You are here

Saxon Cross Surgery Outstanding

Inspection Summary


Overall summary & rating

Outstanding

Updated 12 April 2018

Letter from the Chief Inspector of General Practice

This practice is rated as Outstanding overall. (Previous inspection 29/09/2015 – Good)

The key questions are rated as:

Are services safe? – Good

Are services effective? – Outstanding

Are services caring? – Good

Are services responsive? – Good

Are services well-led? - Outstanding

As part of our inspection process, we also look at the quality of care for specific population groups. The population groups are rated as:

Older People – Outstanding

People with long-term conditions – Outstanding

Families, children and young people – Good

Working age people (including those recently retired and students – Good

People whose circumstances may make them vulnerable – Good

People experiencing poor mental health (including people with dementia) - Good

We carried out an announced inspection at Saxon Cross Surgery on 14 November 2017 as part of our inspection programme.

At this inspection we found:

  • The practice had clear systems to manage risk so that safety incidents were less likely to happen. When incidents did happen, the practice learned from them and improved their processes.

  • The practice routinely reviewed the effectiveness and appropriateness of the care it provided. It ensured that care and treatment was delivered according to evidence- based guidelines.

  • At our last inspection, we found that a GP partner had led on the implementation of eHealthscope, a shared intranet system across the local CCG to facilitate learning by the sharing of data and access to a range of documents including best practice guidance. This innovation had led to eHealthscope being rolled out to all practices across Nottinghamshire. At this inspection, we found the practice had continued to develop this system to review and improve patient care by creating information sharing platforms with other practices and healthcare providers.

  • The practice used information about care and treatment to make improvements. For example, they initiated opportunistic pulse rhythm checks to improve their identification of people with atrial fibrillation, resulting in 78% of eligible people having checks for the condition and two people being diagnosed with the condition.

  • Staff involved and treated patients with compassion, kindness, dignity and respect.

  • Staff had the skills, knowledge and experience to carry out their roles. Mentorship of the nursing staff was shared amongst all GPs in the practice, enabling them to learn different skills from the clinicians.

  • The practice understood the needs of its population and tailored services in response to those needs. Patients were able to access care and treatment from the practice within an acceptable timescale for their needs through a variety of methods.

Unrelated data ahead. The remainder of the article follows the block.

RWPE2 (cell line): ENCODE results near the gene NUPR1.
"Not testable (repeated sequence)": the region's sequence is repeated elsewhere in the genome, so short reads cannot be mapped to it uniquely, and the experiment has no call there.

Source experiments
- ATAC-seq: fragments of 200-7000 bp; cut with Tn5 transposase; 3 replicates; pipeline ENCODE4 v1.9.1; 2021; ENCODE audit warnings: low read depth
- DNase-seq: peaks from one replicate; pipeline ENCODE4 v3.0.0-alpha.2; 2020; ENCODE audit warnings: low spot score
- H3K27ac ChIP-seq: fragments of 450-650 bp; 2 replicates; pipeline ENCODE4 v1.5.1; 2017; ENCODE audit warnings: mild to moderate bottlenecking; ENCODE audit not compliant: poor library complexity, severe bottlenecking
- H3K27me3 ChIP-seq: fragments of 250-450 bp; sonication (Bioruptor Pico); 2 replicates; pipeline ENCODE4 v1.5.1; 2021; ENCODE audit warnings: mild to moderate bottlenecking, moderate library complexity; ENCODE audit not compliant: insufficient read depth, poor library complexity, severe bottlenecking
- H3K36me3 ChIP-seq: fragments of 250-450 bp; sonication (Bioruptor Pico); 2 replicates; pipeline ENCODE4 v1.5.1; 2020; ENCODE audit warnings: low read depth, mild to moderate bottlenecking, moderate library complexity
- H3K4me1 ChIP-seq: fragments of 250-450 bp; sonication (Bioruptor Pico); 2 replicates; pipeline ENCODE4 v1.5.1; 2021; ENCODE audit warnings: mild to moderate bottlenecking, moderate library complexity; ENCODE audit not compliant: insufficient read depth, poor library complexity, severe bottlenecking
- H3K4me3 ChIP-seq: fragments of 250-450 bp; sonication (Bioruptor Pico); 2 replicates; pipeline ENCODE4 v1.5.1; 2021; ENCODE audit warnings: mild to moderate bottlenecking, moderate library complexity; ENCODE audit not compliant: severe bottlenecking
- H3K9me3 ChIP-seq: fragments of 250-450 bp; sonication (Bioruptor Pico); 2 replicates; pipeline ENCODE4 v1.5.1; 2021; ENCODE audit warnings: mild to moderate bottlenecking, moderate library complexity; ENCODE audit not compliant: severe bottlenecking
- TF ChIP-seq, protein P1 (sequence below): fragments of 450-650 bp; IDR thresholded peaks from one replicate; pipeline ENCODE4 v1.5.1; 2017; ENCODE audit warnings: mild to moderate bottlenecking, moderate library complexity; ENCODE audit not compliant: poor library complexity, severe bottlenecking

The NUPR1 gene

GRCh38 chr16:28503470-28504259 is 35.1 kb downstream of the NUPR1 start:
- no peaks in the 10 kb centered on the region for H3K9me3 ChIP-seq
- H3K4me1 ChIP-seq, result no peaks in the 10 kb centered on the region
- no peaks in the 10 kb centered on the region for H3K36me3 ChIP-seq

• There was a strong focus on continuous learning and improvement at all levels of the organisation. This included the sharing of policies, significant events and clinical audits with other practices within the CCG using the shared eHealthscope system and practice group meetings. As a result, some practices implemented the audits and adopted the same approach to improving the quality of care across the whole CCG.

We saw some areas of outstanding practice:

  • The practice continued to promote innovation by developing a workflow system within the eHealthscope which enabled holistic care of registered patients with complex needs by identifying community teams that were involved or needed to be involved in their care.

  • Clinicians initiated opportunistic pulse rhythm checks to improve their identification of people with atrial fibrillation, resulting in 78% of eligible people over 64 years old having checks for the condition and two people being diagnosed with the condition.

  • Leaders at all levels were visible within the practice as well as the CCG where they held various positions, enabling them to influence improvements across the group of practices. Mentorship for the nursing team was rotated amongst all the GP partners to share skills and build resilience within the team.

Professor Steve Field (CBE FRCP FFPH FRCGP) 

Chief Inspector of General Practice

Inspection areas

Safe

Good

Updated 12 April 2018

Effective

Outstanding

Updated 12 April 2018

Caring

Good

Updated 12 April 2018

Responsive

Good

Updated 12 April 2018

Well-led

Outstanding

Updated 12 April 2018

Checks on specific services

People with long term conditions

Outstanding

Updated 12 April 2018

Families, children and young people

Good

Updated 12 April 2018

Older people

Outstanding

Updated 12 April 2018

Working age people (including those recently retired and students)

Good

Updated 12 April 2018

People experiencing poor mental health (including people with dementia)

Good

Updated 12 April 2018

People whose circumstances may make them vulnerable

Good

Updated 12 April 2018